I've talked before about the heroes who love to eat, but monsters just seem to have junk food on their minds. Just look at how many different monsters, aliens, and supernatural beings have sweet teeth across so many different horror and science fiction genres. Everything from ghosts to circus freaks, but I think there are really two basic types of junk food devouring monsters: those who protect children and those who are childish themselves. Or brawlers and bawlers.
The cynic in me says that the average Hollywood producer sees children as little walking billboards for the 11 and under demographic. If Elliott likes Reese’s Pieces, and Reese’s Pieces got him a special friend with a glowing finger, then perhaps Reese’s Pieces can get me a special friend with a glowing finger (although, I don’t want to know what that special friend would do with that special finger in real life). The optimist in me, however, chalks it up to storytelling. In a movie with a kid and a monster, and the kid has to either defeat or befriend said monster with whatever is handy, then the logical choice is something a child would have access to. And since kids are, in fact, little walking billboards the only thing handy is whatever product is willing to pay the most. However, the researcher in me wants to think that there’s a larger, more unified answer out there in a world of mystery and jujubes. I want to believe.
Type: Bawler Junk Food: Reese’s Pieces
E.T. is like lost child, and the best way to lead any child to Lost & Found is, of course, a trail of candy. That’s pretty much the reason I leave trails of candy everywhere I go because I want to help children… and aliens. And ants. It is, also, a good thing though that aliens don’t have peanut allergies. About 1% of the US population has a peanut allergy, yet most aliens are completely immune to a nut outside their native ecosystems.
Here it is the new look of Wolf Gnards. Drink it in, embrace it, really take a hold of it, give it a squeeze, then turn your head and cough.
As you can see, we’ve increased wolves, while decreasing gnards. I know a lot of you think the gnards are the best part of the wolf, but more pants on werewolves may not be a bad thing. With pants they’ll let me buy Slurpees at 7-11 again. Maturity = more Slurpees = more sugar = sugar high = more immature behavior.
The slightly more professional exterior though is really just the thin candy coating. My insides are as damaged as always. I promise you that I will keep making the same low quality, poorly written articles, I will keep making the same bad jokes (only funny to myself), and I will keep posting poorly photoshopped images.
The news is Bill Murray is definitely out of Ghostbusters 3, but as painful as it is, did anyone not see this coming? I think it’s safe to say that I have a pro-Murray stance. In fact, I’ve made my career thus far off of worshiping Murray and all that he is and ever will be. So, I’m not really one to point out any Murray related wrong doings (Garfield?), but it seems to me the essential problem with Ghostbusters is Bill Murray has become a man who does not get slimed.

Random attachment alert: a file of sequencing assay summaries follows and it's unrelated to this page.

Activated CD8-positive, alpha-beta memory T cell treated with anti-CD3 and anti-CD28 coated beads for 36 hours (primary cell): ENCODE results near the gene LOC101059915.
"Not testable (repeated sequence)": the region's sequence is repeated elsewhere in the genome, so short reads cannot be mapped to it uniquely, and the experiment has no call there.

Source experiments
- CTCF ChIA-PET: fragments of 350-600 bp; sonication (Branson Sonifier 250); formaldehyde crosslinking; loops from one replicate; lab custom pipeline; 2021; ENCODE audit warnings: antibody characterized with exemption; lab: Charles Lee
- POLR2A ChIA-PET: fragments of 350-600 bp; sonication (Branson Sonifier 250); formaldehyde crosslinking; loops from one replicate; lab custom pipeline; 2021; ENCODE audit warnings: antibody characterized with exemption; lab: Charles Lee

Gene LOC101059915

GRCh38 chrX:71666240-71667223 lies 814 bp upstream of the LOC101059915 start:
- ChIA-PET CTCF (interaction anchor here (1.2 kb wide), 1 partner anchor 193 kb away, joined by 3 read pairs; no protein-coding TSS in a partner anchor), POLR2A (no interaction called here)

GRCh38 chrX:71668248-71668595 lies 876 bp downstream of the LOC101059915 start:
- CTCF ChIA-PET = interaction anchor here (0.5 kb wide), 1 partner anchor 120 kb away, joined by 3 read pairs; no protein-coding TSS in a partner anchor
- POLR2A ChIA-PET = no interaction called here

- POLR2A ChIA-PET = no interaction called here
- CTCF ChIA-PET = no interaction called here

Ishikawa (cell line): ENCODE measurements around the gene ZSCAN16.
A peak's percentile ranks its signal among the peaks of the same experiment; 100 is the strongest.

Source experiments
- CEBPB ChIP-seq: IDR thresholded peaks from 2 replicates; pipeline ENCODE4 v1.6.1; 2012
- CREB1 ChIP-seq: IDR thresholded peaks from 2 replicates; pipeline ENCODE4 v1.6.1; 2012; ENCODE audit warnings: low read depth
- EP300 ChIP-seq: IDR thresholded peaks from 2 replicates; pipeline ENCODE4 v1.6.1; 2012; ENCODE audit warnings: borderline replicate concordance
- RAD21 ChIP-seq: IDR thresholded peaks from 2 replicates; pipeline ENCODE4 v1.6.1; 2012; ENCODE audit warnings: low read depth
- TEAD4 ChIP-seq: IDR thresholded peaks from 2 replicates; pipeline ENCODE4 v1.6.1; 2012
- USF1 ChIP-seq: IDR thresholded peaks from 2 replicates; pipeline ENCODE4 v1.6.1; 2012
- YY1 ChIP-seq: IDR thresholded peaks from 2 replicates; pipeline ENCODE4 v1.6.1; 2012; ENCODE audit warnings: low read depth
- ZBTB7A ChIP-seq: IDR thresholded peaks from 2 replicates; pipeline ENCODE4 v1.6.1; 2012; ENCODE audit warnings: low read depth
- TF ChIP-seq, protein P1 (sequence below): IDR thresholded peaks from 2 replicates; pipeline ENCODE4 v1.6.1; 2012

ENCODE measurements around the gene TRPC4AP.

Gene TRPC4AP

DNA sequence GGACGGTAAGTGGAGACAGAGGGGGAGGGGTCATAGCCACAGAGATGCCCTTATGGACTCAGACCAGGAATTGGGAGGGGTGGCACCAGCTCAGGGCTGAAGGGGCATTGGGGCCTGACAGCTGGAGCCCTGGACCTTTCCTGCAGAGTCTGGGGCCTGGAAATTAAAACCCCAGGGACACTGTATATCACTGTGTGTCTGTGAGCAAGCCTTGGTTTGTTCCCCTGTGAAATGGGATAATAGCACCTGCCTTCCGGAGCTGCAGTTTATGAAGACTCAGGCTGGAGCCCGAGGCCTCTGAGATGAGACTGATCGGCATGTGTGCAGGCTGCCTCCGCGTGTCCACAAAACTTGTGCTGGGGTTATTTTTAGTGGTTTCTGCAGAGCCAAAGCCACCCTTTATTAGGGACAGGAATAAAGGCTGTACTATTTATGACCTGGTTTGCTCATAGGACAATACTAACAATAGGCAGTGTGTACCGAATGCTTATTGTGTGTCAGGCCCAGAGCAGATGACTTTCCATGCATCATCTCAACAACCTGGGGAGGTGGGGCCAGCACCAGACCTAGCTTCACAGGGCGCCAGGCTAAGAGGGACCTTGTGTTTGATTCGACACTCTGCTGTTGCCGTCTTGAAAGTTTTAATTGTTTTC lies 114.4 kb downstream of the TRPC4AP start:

What do you need to be a Ghostbuster? A beige jumpsuit, elbow pads, kneepads, a black backpack with blinking lights, goggles (optional), slime (optional). Just the outfit really. It’s not that difficult, yet Ghostbusters II features Bill Murray in a wide array of business suits and sweater vests. And when he does wear the Ghostbusters costume, he wears the slightly more fashionable, slightly less ridiculous, much less iconic blackish gray Ghostbusters costume.
I don’t know the exact history of the Ghostbusters team at the time, but, of course, there are always the rumblings of the Ramis/Murray feud. Whatever the actual issue is I think Ghostbusters II really says a lot about their relationships. Murray’s Peter Venkman won’t stay with the other Ghostbusters at the firehouse (he has his own apartment in this movie), he won’t dress up with the Ghostbusters, he won’t go on wacky hijinks with the Ghostbusters, and he won’t get slimed. It’s difficult to have a Ghostbusters film with one of the Ghostbusters not really into busting ghosts. One of the most memorable scenes of the first film is when Murray got slimed. In the second film, it becomes increasingly clear that he was not getting slimed, he was not getting dirty, and he was not wearing silly outfits. What would he do? He’d wear sweaters, he’d sit around, he'd play with a baby, and he’d go out to dinner.